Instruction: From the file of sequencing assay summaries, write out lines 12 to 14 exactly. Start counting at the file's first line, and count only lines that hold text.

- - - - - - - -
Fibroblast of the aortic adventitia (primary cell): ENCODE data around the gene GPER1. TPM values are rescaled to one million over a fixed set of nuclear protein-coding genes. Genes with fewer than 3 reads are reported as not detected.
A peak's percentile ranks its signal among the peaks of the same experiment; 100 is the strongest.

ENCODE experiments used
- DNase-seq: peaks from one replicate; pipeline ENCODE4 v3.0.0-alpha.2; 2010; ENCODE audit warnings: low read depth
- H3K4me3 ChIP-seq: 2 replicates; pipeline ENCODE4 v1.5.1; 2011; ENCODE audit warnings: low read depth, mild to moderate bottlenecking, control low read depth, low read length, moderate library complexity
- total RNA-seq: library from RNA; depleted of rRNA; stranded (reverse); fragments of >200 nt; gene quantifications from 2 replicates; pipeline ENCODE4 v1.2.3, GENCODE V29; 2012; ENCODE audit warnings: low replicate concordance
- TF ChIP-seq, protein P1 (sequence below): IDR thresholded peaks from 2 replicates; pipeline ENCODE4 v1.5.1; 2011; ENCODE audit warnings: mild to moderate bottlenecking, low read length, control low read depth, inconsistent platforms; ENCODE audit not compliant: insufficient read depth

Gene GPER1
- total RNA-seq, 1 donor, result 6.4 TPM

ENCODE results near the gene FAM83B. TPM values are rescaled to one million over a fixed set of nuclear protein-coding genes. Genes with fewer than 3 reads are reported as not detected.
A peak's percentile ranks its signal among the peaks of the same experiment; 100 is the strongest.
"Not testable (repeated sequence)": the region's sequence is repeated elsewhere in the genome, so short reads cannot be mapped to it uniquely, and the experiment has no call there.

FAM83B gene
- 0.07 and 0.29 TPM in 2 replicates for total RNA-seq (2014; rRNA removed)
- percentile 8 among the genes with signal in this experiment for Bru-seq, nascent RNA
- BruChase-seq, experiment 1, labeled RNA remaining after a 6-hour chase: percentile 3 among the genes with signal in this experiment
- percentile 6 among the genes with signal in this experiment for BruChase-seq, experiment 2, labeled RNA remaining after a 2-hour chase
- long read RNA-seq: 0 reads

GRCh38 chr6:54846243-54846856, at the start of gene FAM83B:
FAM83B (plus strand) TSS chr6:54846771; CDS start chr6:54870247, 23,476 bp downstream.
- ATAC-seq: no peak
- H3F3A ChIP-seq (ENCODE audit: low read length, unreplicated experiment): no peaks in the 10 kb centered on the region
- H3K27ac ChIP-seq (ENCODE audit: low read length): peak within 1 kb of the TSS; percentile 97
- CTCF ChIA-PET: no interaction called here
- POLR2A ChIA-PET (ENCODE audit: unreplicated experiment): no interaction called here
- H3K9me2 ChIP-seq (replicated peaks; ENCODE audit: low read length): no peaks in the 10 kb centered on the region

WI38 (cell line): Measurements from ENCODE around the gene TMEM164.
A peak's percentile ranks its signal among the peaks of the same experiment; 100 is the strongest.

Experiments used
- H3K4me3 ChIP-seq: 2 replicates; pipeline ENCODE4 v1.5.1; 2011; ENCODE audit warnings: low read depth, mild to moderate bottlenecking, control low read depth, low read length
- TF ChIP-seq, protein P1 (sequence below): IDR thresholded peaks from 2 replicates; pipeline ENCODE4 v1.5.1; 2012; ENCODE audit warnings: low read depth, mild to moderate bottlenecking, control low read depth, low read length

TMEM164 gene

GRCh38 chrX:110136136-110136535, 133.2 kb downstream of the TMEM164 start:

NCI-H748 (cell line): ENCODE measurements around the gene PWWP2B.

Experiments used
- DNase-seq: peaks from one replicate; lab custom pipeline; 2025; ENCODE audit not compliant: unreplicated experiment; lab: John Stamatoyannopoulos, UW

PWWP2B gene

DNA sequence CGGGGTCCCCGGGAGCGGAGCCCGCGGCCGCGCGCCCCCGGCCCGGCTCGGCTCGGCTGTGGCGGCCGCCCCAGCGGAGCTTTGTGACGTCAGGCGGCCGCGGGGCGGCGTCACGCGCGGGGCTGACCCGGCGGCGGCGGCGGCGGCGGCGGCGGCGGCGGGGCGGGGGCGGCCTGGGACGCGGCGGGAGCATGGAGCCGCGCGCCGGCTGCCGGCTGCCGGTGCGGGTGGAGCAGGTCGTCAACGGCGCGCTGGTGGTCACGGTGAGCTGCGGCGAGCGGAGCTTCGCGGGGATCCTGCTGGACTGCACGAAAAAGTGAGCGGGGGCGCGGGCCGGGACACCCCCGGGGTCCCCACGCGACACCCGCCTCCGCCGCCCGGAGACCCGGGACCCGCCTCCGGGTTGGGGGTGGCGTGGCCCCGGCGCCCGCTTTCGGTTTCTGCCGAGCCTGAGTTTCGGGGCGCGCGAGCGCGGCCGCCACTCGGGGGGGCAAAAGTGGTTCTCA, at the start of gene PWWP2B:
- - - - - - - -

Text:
"Not testable (repeated sequence)": the region's sequence is repeated elsewhere in the genome, so short reads cannot be mapped to it uniquely, and the experiment has no call there.

FAM83B gene
- 0.07 and 0.29 TPM in 2 replicates for total RNA-seq (2014; rRNA removed)